Being involved essay by Ursula Panhans-Bühler.
The Body and the World essay by Volker Adolphs.
Epiphanies of the Everyday – Materiality and Meaning in Mona Hatoum’s work essay by Nina Zimmer.
Notes on Hair essay by Richard Julin and Elisabeth Millqvist.
Artist at Work – An Annotated Catalogue Raisonné of the Performances by Christophe Heinrich.
Exhibition catalogueISBN 3-7757-1444-8 144 pages, color, illustrated, hard cover. Texts in English/German. Published 2004 by Hatje Cantz Publishers. Price: 300 SEK (approx. 30 EUR)
The work of Mona Hatoum encourages an active engagement on the part of the viewer and invites a simultaneous and layered viewing experience: an intense physical reaction and, subsequently, an unravelling.
Life on the move, away from her home country, has made Mona Hatoum sensitive to issues of power relationships and questions of identity. She was born in Lebanon in 1952, the daughter of Palestinian parents and has been living in London since 1975. In her sculpture, video and installation work she repeatedly addresses the vulnerability of the individual in relation to the violence inherent in institutional power structures. Her primary point of reference is the human body, sometimes using her own body – not only in her performances, but also in her video works and installations.
The relationship between artist and viewer is constantly the subject of reflection in Hatoum’s works. This theme is already present in her early performances, which are the focus of particular attention in this publication. Hatoum’s performances, especially between 1980 and 1988, exhibit a wide repertory of ideas and forms which act as a precursor to her later sculptures and installations. We gradually follow the direction of the path from the ephemeral aspect of the performance work to video and permanent installations. This book is the first to offer a comprehensive catalogue of her performance work.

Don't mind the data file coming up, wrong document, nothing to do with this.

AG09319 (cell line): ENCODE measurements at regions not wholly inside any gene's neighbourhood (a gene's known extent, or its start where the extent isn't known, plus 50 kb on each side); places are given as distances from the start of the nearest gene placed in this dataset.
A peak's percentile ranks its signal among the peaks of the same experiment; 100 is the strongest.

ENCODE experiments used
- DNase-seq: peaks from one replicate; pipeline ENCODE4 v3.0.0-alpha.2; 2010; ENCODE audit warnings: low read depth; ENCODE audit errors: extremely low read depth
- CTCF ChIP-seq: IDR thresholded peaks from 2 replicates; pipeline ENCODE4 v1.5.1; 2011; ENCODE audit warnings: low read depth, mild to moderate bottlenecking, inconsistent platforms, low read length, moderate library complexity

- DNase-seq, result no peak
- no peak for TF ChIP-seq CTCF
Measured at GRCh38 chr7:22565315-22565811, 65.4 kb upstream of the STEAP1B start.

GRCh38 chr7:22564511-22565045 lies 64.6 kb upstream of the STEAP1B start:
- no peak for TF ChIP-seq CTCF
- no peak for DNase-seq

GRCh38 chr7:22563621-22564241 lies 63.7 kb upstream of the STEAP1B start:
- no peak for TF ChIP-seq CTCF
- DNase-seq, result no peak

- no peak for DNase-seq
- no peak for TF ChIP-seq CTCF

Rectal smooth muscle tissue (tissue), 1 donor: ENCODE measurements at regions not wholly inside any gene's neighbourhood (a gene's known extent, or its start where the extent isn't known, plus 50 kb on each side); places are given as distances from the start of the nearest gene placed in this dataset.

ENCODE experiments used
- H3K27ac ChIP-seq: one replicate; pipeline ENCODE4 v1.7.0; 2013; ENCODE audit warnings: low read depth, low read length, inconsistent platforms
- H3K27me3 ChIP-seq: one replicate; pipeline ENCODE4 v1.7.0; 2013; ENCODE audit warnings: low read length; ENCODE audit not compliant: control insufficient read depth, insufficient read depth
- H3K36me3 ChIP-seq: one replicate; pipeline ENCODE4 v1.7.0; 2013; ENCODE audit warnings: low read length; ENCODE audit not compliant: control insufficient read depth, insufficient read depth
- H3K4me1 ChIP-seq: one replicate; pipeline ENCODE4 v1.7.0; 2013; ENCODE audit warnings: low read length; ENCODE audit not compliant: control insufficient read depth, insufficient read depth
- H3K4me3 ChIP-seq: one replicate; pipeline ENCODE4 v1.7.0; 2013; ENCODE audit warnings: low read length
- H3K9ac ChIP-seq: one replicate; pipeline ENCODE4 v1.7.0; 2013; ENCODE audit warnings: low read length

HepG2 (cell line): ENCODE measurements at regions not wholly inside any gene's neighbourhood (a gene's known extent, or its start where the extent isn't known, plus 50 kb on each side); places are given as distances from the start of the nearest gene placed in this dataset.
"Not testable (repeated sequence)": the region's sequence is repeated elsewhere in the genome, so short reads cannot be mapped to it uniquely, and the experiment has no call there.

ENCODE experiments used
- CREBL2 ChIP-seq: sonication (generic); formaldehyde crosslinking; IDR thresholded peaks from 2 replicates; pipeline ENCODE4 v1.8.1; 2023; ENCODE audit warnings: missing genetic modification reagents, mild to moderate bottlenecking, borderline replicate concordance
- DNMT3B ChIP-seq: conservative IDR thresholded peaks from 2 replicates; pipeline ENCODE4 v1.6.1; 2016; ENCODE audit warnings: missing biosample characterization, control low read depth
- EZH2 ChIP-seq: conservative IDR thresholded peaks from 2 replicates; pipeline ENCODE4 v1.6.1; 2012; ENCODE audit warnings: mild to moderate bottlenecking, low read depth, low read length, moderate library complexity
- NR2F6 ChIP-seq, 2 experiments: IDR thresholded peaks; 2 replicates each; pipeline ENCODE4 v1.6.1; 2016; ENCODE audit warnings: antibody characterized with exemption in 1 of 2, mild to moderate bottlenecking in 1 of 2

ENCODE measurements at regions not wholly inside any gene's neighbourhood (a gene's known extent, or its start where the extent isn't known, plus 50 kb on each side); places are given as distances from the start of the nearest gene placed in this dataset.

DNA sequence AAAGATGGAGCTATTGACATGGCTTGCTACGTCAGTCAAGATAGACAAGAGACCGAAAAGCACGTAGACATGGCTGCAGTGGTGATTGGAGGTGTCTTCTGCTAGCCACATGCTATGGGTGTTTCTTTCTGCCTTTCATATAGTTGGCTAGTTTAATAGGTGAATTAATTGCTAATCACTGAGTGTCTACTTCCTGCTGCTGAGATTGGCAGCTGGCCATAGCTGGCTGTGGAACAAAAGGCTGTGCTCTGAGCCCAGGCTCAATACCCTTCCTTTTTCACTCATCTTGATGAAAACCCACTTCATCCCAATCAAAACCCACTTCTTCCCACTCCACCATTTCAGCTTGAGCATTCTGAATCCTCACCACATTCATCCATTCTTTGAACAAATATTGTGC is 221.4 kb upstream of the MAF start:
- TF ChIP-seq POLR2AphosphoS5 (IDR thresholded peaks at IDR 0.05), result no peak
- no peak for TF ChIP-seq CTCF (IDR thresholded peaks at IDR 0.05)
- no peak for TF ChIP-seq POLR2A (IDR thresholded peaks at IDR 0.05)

Since the early 1990s Hatoum has been producing large installations which succeed in arousing in the viewer contradictory feelings of attraction and repulsion, fear and fascination. “Light Sentence”, “Corps étranger”, “Homebound” are some of her most ambitious installations and are included in this exhibition. These key works combine performative and interactive approaches of her early years with a formal language that derives its vocabulary from minimalist sculpture and conceptual art, which is at the same time charged with personal and political content.
Mona Hatoum commits herself totally and literally to her art. Her choice of particular materials is arrived at in relation to the content, and the range of materials she uses would appear to be completely inexhaustible: steel and plastic, textiles and soap, electricity and magnetism, found household utensils and disposable items, glass and rubber… Hatoum thus fashions an artistic language in which familiar everyday commodities are transformed into strange and threatening devices. This survey exhibition of Hatoum’s work takes this diversity into account. (…)
Excerpt from the exhibition catalogue foreword by: Uwe M. Schneede, Christoph Heinrich (Hamburger Kunsthalle), Dieter Ronte, Volker Adolphs (Kunstmuseum Bonn) and David Neuman, Richard Julin (Magasin 3 Stockholm Konsthall).